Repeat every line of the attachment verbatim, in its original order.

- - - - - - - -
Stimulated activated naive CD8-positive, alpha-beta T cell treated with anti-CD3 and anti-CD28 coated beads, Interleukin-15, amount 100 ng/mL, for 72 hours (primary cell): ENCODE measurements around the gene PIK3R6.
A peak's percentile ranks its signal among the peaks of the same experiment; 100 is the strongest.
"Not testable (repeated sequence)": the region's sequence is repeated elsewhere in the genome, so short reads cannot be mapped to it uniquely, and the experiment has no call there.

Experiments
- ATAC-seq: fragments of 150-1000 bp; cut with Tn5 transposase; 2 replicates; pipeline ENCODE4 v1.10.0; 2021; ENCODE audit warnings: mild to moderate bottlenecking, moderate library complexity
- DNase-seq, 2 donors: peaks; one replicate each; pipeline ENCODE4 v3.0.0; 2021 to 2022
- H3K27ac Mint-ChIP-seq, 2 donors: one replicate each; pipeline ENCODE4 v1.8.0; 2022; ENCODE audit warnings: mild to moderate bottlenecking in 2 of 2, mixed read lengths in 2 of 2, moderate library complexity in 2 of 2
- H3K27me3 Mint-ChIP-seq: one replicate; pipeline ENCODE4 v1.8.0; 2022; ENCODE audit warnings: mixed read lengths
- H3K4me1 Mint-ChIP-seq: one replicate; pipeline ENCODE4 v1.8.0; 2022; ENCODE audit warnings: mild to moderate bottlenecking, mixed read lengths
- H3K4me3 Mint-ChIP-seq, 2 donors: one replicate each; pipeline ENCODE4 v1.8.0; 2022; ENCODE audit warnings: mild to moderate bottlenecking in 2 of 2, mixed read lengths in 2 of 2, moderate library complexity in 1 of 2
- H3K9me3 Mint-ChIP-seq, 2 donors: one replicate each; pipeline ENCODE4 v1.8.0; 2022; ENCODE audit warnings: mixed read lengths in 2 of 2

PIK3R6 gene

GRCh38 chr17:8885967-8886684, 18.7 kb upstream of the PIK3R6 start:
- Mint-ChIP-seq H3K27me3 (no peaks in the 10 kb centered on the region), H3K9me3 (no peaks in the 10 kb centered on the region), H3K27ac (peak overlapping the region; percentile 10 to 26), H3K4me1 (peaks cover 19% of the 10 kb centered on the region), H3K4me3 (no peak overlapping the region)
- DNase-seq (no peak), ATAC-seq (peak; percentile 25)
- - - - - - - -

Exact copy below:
Stimulated activated naive CD8-positive, alpha-beta T cell treated with anti-CD3 and anti-CD28 coated beads, Interleukin-15, amount 100 ng/mL, for 72 hours (primary cell): ENCODE measurements around the gene PIK3R6.
A peak's percentile ranks its signal among the peaks of the same experiment; 100 is the strongest.
"Not testable (repeated sequence)": the region's sequence is repeated elsewhere in the genome, so short reads cannot be mapped to it uniquely, and the experiment has no call there.

Experiments
- ATAC-seq: fragments of 150-1000 bp; cut with Tn5 transposase; 2 replicates; pipeline ENCODE4 v1.10.0; 2021; ENCODE audit warnings: mild to moderate bottlenecking, moderate library complexity
- DNase-seq, 2 donors: peaks; one replicate each; pipeline ENCODE4 v3.0.0; 2021 to 2022
- H3K27ac Mint-ChIP-seq, 2 donors: one replicate each; pipeline ENCODE4 v1.8.0; 2022; ENCODE audit warnings: mild to moderate bottlenecking in 2 of 2, mixed read lengths in 2 of 2, moderate library complexity in 2 of 2
- H3K27me3 Mint-ChIP-seq: one replicate; pipeline ENCODE4 v1.8.0; 2022; ENCODE audit warnings: mixed read lengths
- H3K4me1 Mint-ChIP-seq: one replicate; pipeline ENCODE4 v1.8.0; 2022; ENCODE audit warnings: mild to moderate bottlenecking, mixed read lengths
- H3K4me3 Mint-ChIP-seq, 2 donors: one replicate each; pipeline ENCODE4 v1.8.0; 2022; ENCODE audit warnings: mild to moderate bottlenecking in 2 of 2, mixed read lengths in 2 of 2, moderate library complexity in 1 of 2
- H3K9me3 Mint-ChIP-seq, 2 donors: one replicate each; pipeline ENCODE4 v1.8.0; 2022; ENCODE audit warnings: mixed read lengths in 2 of 2

PIK3R6 gene

GRCh38 chr17:8885967-8886684, 18.7 kb upstream of the PIK3R6 start:
- Mint-ChIP-seq H3K27me3 (no peaks in the 10 kb centered on the region), H3K9me3 (no peaks in the 10 kb centered on the region), H3K27ac (peak overlapping the region; percentile 10 to 26), H3K4me1 (peaks cover 19% of the 10 kb centered on the region), H3K4me3 (no peak overlapping the region)
- DNase-seq (no peak), ATAC-seq (peak; percentile 25)